"To a certain extent, that's the major decision Cal has to make," says game director Stig Asmussen. "Is he chasing a pipe dream? Is he running away from something because it's not achievable, and does he end up finding something that's not even real?"

What struck me with Survivor is how patient it can be. After a rigorous opening in which Kestis is on a rebellion mission — one in which not every one of Kestis' collaborators makes it out alive — the game dials down the action for a moment. I tend to be a player who focuses on exploration rather than action, playing often on lower difficulty levels, and it was about 10 hours of play time before the central mysteries of "Survivor" revealed themselves to me, when Kestis on the planet Koboh discovers a Jedi who's been in stasis for decades.

"When we meet Cal at the beginning of the game, he's almost got a restless drive to take the fight to the Empire," lead writer Danny Homan says of the game's slow-build. "After the opening and when you finally get to Khobo, both for the character and the player there's a need to create a space for rest and self-examination of what they've been through. It's a nice moment when you can find that confluence between story and design and what the player is feeling. ... By the time players arrive there, they need a little bit of that theme park moment to step off the golden path. It's a moment of rejuvenation."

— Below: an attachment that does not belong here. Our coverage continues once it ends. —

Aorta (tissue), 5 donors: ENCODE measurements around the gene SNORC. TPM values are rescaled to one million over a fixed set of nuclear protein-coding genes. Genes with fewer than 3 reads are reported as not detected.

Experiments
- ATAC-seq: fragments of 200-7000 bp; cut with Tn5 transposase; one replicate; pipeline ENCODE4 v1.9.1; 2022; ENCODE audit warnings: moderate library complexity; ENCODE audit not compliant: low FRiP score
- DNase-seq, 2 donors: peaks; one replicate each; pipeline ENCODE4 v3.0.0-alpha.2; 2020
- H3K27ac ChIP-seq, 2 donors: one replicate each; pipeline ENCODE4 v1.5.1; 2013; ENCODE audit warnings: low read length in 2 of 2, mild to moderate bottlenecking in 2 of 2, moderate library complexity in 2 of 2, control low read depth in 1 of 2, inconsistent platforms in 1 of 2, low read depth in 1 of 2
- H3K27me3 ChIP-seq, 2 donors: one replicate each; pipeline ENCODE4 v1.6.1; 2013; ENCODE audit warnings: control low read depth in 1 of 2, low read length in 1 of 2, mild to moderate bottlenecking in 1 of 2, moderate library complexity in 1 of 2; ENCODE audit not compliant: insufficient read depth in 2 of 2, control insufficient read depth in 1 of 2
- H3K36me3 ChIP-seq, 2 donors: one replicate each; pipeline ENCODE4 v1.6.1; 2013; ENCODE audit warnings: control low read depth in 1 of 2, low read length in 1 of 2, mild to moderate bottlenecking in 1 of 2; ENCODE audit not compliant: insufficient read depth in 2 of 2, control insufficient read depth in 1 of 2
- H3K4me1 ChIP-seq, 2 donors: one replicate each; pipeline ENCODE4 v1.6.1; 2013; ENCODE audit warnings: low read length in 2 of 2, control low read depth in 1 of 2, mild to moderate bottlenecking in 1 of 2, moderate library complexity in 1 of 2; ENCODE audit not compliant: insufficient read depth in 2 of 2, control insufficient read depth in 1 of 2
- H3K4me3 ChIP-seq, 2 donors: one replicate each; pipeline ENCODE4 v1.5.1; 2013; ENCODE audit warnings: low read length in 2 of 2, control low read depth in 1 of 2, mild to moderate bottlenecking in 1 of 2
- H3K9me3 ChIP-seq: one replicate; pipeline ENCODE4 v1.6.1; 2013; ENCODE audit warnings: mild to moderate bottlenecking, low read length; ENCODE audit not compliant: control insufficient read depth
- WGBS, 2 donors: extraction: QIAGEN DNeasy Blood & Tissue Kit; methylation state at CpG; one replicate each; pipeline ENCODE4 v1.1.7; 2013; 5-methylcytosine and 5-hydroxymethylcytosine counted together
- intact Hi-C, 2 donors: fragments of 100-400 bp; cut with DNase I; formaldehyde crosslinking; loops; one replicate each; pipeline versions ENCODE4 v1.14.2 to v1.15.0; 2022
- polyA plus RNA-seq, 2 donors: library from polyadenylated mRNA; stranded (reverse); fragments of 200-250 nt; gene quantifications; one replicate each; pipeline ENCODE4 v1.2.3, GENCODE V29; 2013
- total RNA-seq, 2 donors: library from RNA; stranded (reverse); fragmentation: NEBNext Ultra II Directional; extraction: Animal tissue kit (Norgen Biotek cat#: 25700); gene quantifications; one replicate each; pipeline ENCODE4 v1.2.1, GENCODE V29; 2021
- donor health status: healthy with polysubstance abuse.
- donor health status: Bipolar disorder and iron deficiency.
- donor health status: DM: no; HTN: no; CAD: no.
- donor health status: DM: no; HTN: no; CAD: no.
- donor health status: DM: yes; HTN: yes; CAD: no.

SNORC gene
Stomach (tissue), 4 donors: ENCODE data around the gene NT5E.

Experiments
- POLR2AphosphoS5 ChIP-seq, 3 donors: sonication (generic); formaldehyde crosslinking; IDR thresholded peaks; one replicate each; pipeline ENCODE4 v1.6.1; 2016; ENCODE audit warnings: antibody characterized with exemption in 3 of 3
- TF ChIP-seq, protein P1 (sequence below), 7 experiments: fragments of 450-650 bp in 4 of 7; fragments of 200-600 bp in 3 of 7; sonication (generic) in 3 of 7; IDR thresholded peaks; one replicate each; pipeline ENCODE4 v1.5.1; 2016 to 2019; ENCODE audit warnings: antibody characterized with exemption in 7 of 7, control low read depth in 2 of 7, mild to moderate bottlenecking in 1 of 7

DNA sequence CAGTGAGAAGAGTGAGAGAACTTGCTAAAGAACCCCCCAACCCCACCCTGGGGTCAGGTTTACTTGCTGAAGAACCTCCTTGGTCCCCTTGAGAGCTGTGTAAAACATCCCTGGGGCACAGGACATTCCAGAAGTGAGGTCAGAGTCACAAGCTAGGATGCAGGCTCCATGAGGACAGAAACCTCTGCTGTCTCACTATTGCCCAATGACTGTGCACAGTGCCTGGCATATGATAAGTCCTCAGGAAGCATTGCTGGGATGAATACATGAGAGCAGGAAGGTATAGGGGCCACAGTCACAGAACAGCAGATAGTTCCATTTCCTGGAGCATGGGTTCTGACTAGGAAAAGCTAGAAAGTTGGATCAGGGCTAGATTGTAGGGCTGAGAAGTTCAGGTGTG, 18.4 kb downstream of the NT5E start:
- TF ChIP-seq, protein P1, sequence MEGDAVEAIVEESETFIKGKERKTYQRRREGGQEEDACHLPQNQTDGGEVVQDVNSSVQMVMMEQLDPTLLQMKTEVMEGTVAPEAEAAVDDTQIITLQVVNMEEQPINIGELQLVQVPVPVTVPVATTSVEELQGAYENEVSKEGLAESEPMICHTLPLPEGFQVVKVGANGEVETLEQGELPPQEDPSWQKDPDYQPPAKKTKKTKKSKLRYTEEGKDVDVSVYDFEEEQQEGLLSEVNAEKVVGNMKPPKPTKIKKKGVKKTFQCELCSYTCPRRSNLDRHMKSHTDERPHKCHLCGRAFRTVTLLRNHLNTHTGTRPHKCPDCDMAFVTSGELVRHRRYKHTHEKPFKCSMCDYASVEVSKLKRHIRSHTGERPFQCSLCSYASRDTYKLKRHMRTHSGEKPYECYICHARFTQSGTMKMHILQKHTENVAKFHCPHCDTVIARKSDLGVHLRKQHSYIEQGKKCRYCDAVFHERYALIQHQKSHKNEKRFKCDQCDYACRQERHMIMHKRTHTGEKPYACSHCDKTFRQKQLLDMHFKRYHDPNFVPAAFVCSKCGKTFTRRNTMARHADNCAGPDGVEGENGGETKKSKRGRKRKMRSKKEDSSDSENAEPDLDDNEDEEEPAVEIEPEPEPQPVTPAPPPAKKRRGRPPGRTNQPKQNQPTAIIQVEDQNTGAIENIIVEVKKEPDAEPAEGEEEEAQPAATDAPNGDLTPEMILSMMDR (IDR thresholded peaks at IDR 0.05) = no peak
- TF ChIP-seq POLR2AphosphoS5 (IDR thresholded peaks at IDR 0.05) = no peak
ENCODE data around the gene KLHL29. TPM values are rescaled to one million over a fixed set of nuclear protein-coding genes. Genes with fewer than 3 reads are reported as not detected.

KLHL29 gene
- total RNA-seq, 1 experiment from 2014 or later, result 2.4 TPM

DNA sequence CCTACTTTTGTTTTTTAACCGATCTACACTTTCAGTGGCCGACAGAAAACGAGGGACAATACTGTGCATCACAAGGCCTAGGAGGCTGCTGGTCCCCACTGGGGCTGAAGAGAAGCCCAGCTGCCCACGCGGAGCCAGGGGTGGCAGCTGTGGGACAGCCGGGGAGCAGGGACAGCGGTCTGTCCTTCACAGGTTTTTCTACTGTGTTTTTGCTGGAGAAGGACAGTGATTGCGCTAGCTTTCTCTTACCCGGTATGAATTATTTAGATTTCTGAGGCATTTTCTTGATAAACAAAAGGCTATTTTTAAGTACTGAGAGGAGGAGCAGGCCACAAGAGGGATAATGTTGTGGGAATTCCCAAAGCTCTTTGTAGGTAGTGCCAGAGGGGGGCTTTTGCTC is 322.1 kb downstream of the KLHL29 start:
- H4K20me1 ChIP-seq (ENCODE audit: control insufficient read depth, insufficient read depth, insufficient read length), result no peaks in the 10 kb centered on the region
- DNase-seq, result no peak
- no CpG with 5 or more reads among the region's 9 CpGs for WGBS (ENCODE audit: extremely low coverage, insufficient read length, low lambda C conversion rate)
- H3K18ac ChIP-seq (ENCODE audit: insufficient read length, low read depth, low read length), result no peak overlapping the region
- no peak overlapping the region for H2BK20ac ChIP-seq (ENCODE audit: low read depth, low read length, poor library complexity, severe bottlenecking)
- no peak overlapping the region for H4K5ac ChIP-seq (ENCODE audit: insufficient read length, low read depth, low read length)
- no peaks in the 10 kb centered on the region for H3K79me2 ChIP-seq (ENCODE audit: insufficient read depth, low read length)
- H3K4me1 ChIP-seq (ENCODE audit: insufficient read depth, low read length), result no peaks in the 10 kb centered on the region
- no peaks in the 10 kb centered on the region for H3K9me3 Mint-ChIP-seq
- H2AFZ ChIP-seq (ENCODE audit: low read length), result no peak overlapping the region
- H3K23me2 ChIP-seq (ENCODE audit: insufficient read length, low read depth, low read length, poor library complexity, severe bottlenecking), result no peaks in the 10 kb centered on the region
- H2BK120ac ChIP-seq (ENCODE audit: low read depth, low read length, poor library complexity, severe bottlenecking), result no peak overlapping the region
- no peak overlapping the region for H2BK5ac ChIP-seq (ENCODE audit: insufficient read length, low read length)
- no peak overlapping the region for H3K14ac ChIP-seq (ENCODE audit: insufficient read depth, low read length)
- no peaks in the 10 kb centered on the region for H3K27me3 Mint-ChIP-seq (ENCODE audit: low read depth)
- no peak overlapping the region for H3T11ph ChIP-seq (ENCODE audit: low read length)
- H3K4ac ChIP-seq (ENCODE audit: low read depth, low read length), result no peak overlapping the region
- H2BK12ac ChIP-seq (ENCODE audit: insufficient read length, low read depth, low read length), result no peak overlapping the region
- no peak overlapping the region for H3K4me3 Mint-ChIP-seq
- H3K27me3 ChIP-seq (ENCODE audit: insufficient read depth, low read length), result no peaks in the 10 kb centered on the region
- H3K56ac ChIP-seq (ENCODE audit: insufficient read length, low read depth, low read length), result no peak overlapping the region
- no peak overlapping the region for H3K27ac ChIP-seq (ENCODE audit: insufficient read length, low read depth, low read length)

Until this moment, the central drive of Survivor remained hidden, with Kestis ruminating on a successful opening mission, albeit one with great personal costs. What Kestis discovers is a tale of a hidden planet that could be a safe haven. Complicating matters is that long dormant Jedi, a figure dating back to the so-called High Republic era when Jedi reigned. But he's no friendly face, having lost faith in the Jedi Order and palling around with some of the galaxy's largest undesirables other than the evil Empire. Don't worry, there are plenty of Stromtroopers after Kestis. Many of them are also humorously wondering about their station in life.

But the tone is set. Survivor isn't a game of simply running and battling another foe hunting the Jedi. It's an action game that strives for personal reflection — the efforts to maintain a sense of idealism amid numerous tragedies and personal disappointments . Also, when you're destined to be selfless, maybe it's OK to figure out a time to be a little selfish? Disney+ series "Obi-Wan Kenobi" grappled briefly with such internal conflicts. Survivor makes them the narrative focus. "Maybe it's time to stop trying to fight back," says Asmussen of Kestis' personal journey, "because it's not a battle that can be won."

The balance among exploration, narrative and action works because battles are treated as strategic set pieces rather than the backbone of the game. "The story and the character are not the definers of the battle," says creative director Dori Arazi. "They're the definers of how you approach the battle. They're the why and the emotional how. ... Cal's angle is, 'Who am I, relative to all these people who came before me, based on what I want to achieve?' And what he may want to achieve is to kill that or blow that up."